We adult women have forgotten something that most little girls know instinctively: We are beautiful, by purpose and design, and our clothing should reflect that. Tomboys in the room, don’t come after me — I have spent many hours covered in barn dirt, shoveling manure, and riding sweaty animals until very little of me was not grimy, but those are exceptions to the rule. Barn clothes (or gym clothes, or clothes for whatever grubby activity you like) are for barn use. At our very basic physical design, the Lord has made us beautiful. Every little girl asks if she is pretty, if she can be a princess, if she is worthy of attraction and admiration. This is not wrong; rather, it is a gift.
When we dressed up as princesses and expected everyone to obey us simply because we wore Cinderella’s dress and held a magic wand, it was less because we were embodying Cinderella and more because deep inside we felt that we were worthy of that obedience and admiration. Now, I realize that is an extreme, and that is why we all probably stopped doing that before puberty. But it illustrates a point that we adult ladies have forgotten: Our clothing reflects ourselves to the world, and if we want to be admired, respected and seen as competent adults, we should dress the part.
Showing up for yourself and your family
Whether you are at a college class, a playdate with some other moms, or a business meeting, clothing is the first outward sign that tells others how to see you. It suggests what kind of person you are, what you like, whether you are more outgoing (cue my sister’s extremely colorful and quirky socks) or run on the more shy side (hello closetful of gray cardigans!). Humans are visual beings, so the way one dresses is the introduction of your soul to the outside world.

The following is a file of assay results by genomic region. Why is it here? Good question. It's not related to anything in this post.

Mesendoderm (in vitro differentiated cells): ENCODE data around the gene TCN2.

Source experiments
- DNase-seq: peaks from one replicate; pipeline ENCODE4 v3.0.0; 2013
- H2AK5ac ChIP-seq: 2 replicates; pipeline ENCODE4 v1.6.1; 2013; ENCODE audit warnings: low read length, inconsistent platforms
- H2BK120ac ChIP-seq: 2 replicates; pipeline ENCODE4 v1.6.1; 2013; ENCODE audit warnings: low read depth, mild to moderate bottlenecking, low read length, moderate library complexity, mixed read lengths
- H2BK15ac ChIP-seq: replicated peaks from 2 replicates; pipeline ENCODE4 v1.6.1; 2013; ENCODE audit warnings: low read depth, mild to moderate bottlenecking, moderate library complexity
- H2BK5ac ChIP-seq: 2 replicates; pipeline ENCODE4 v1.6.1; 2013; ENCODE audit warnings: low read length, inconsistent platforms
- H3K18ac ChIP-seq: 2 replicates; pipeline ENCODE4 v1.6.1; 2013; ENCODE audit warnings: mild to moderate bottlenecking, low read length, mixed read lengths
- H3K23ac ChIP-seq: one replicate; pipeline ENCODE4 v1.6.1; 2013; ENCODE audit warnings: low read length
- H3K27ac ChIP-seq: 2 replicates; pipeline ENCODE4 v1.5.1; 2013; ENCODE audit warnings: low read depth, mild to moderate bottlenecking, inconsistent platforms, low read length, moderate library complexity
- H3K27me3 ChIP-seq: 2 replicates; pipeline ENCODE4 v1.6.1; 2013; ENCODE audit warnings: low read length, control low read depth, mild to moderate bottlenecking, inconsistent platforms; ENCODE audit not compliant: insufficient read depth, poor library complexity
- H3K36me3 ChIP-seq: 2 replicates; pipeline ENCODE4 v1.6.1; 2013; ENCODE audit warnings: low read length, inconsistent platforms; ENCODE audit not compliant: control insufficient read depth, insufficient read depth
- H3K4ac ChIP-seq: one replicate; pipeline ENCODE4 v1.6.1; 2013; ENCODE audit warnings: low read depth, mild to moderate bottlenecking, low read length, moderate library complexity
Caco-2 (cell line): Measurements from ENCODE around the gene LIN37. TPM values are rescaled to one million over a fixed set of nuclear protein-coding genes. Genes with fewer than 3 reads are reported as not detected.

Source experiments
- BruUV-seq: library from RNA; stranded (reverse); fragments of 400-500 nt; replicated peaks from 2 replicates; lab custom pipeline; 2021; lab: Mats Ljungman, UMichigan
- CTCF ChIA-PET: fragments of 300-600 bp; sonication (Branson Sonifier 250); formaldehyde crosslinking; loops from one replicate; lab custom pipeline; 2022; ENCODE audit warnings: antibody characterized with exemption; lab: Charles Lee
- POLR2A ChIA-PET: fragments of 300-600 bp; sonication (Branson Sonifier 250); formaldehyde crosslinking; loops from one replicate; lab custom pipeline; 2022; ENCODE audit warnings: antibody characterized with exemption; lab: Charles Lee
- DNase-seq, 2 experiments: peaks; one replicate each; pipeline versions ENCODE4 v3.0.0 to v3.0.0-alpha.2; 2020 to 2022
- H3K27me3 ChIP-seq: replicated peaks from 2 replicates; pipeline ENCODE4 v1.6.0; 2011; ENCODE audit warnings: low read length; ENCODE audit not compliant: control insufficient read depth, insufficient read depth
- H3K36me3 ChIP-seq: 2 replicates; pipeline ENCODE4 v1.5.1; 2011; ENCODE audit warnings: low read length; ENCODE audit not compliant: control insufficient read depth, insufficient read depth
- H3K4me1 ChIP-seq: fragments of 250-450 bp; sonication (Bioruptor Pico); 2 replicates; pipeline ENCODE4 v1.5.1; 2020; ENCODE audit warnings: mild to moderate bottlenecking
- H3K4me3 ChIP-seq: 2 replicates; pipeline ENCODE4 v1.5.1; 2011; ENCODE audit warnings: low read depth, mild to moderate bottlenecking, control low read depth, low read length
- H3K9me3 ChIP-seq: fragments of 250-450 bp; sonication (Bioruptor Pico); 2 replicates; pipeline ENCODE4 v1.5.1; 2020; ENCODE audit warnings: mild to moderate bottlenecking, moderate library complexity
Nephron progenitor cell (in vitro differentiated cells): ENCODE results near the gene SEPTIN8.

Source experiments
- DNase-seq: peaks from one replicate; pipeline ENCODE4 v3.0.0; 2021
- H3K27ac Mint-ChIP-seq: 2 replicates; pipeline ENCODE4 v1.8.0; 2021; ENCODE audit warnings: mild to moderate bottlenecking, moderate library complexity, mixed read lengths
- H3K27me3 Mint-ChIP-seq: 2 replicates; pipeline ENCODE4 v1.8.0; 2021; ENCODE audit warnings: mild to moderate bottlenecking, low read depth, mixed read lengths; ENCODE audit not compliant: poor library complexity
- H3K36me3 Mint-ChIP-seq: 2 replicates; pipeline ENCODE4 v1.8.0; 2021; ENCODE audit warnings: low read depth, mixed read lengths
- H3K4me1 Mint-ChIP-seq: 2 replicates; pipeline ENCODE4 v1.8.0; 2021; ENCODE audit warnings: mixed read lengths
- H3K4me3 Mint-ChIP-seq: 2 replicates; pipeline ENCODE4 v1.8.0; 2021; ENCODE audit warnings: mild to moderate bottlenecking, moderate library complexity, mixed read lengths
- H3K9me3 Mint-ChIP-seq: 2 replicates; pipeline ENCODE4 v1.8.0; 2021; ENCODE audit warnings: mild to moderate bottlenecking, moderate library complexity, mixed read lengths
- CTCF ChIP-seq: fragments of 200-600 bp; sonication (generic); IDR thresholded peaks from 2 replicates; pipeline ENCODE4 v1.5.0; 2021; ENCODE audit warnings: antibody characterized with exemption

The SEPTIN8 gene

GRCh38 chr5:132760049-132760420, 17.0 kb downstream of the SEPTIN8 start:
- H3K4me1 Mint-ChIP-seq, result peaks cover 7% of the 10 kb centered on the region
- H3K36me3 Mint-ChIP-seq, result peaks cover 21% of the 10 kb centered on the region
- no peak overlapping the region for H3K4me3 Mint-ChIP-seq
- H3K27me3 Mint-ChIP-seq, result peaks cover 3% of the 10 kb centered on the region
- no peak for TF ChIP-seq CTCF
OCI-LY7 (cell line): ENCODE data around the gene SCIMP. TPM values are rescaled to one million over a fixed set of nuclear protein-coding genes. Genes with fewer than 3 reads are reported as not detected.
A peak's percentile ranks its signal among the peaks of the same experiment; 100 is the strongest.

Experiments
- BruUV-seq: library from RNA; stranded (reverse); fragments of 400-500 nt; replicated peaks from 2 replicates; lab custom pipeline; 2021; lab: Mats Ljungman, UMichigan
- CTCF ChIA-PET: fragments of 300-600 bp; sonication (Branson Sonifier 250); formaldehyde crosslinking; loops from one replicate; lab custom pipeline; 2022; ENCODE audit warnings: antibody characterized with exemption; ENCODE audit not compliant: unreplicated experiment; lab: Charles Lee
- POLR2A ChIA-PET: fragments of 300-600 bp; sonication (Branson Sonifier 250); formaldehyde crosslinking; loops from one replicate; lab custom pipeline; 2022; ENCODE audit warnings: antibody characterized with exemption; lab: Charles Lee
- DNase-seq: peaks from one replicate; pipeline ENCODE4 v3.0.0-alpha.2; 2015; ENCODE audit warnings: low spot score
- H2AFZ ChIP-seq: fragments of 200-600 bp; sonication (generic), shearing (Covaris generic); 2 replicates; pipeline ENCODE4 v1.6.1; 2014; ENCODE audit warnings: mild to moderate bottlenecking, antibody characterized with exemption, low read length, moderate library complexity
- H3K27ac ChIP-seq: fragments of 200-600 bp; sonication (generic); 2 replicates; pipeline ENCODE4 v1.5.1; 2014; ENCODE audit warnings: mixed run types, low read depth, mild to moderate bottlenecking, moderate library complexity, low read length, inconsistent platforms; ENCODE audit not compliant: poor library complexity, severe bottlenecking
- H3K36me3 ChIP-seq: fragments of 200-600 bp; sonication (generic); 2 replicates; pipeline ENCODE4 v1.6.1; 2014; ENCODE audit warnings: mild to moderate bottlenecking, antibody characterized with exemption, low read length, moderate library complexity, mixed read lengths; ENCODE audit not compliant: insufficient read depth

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Clothing affects how we feel. Little girls know this instinctively when they tell you that they must wear the Cinderella gown in order to be a princess. Your clothing also has an affect on your mood and self-image. When you see yourself in the uniform of someone well-dressed, confident and in control of her life, you will feel more like that person. On the other hand, gym clothes suggest sweat, strain and single-minded focus. That is not what we are called to do in our homes, dorms or professional spheres. We are called to be present to the constantly changing needs of our families, friends and coworkers. Yes, we might have sweat and strain, but it is not approached as labor in the same sense. Dressing the part helps us remember that the people with whom we interact each day are not weights to pull us down but gifts to build us up. God has put each one of those people into our paths for a reason. Looking nice also helps others to respect you. Just as employees of an upper crust law firm dress to represent their company, so should we dress to represent ourselves and our families.
Running out of clean clothes?
However, I understand the difficulties of keeping a tidy home. If my family is truly such a mess that decent street clothes cannot be sufficient, perhaps a cleaning lady is in order. I had cleaning help during a particularly challenging season, and it was worth every scrounged penny! But for most of us, instituting regular chores for both ourselves and/or our kids keeps the house clean enough that a blouse and skirt or jeans can survive it.